In modern, fluid society, when toxic conflict corrodes relationships, we're often more likely to move on than to patch things up. But as we have become more specialized professionally, our worlds have shrunk. And as you move up in the organizational hierarchy, the number of places to which you can move declines. For many, moving on is no longer as easy as it once was.
Between people, coming to peace after heated, venomous disagreements is a valuable, if undervalued, skill. How can you come to peace if you're engaged in a long-running feud with another? Here are some suggestions.
- Have realistic expectations
- Sometimes we can't imagine ever getting back to comity, and even if you would like to, it might not be possible. But go as far as you can for today, and building on that, strive to go a little further tomorrow.
- Build on mutual respect
- Each party must find a way to respect the other. It isn't really peace if one side grovels while the other triumphs. Such a peace is just war continued by other means.
- Acknowledge what's happened
- You can't undo what's happened. Your experiences were real. Instead of denying the past, find ways to acknowledge the truth of what happened between you, as honestly as you can. Truth is essential to forward progress.
- Realize that Now is not Then
- Work together to find a path that works for Now. Agree that whatever happened in the past happened Then, and that it isn't happening Now.
- Consider your Self
- Whatever path you find has to fit for both of you, and one of you is your Self. Value your integrity and your sense of ethics. Trying to walk a path that you simply cannot walk doesn't work. Forge an agreement you can live with.
- Honor confidentiality
- Confidentiality between
the two of you can
provide a strong bond
- How the two of you work out your difficulties is your own business. Offer (and ask for) confidentiality if you need it. Confidentiality between the two of you can provide a strong bond that can be part of the basis for going forward together.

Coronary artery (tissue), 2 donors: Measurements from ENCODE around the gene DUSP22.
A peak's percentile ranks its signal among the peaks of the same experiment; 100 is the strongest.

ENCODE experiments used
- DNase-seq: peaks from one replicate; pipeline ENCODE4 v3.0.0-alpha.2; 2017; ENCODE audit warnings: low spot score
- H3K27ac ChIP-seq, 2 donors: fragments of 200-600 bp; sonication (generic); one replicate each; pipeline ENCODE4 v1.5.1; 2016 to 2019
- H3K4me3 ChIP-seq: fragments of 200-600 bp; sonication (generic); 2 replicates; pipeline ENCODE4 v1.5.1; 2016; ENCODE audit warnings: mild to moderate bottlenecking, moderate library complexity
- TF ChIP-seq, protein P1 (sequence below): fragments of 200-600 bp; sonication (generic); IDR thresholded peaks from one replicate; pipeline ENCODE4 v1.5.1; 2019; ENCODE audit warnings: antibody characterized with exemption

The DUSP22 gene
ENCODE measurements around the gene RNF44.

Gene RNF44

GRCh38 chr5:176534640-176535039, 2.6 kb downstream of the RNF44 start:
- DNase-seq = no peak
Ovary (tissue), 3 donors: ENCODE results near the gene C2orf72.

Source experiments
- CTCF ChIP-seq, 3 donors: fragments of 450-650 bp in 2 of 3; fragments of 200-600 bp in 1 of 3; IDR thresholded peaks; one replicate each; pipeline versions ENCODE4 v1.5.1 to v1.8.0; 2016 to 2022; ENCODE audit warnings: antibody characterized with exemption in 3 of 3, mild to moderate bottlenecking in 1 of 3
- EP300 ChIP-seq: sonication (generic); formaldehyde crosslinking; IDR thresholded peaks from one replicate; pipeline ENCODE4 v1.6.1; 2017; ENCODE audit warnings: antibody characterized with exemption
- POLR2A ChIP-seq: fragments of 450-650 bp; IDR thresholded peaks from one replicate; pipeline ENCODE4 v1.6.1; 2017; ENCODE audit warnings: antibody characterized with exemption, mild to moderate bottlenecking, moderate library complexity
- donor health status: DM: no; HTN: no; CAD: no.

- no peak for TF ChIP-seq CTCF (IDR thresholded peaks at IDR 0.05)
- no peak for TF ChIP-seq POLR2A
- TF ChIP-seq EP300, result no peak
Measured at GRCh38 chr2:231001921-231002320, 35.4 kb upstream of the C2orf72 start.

- Look for the amazing
- Find things you each can contribute to build a strong foundation for your new relationship. Use the amazing test: if you were a third party, and you somehow found out the terms of the new agreement, would you be amazed at its inventiveness and mutual generosity of spirit?
- Apply the durability test
- Try to build an enduring relationship. If you cannot imagine a peace enduring for a year on the basis you're about to agree to, it won't last. Make the foundation stronger.
Peace is more achievable if you both focus on what you can gain, both individually and together. On your own, maintaining that focus can be difficult. Consider the possibility of asking for help from a neutral third party. Top Next Issue
Are you fed up with tense, explosive meetings? Are you or a colleague the target of a bully? Destructive conflict can ruin organizations. But if we believe that all conflict is destructive, and that we can somehow eliminate conflict, or that conflict is an enemy of productivity, then we're in conflict with Conflict itself. Read 101 Tips for Managing Conflict to learn how to make peace with conflict and make it an organizational asset. Order Now!
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More articles on Conflict Management:
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you notice yourself having a strong reaction to someone's behavior, consider the possibility that your
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this experience can be far worse than merely annoying. How can we deal with unwanted hugs from strangers?
- Rope-A-Dope in Organizational Politics
- Mohammed Ali's strategy of "rope-a-dope" has wide application. Here's an example of applying
it to workplace politics at the organizational scale.
- Grace Under Fire: II
- When we debate at work, things sometimes turn unpleasant. Out of control, one party might maneuver the
other into losing control. If we have better tools for recognizing these tactics, we're better able
to maintain self-control. Here's Part II of such a toolkit.
- Pushing the "Stupid" Button
- Some people know exactly how to lead others to feel ignorant or unintelligent. Here's a little catalog
of tactics to watch for.
Forthcoming issues of Point Lookout
- Coming October 17: Overt Belligerence in Meetings
- Some meetings lose their way in vain attempts to mollify a belligerent participant who simply will not be mollified. Here's one scenario that fits this pattern. Available here and by RSS on October 17.
- And on October 24: Conversation Irritants: I
- Conversations at work can be frustrating even when everyone tries to be polite, clear, and unambiguous. But some people actually try to be nasty, unclear, and ambiguous. Here's Part I of a small collection of their techniques. Available here and by RSS on October 24.
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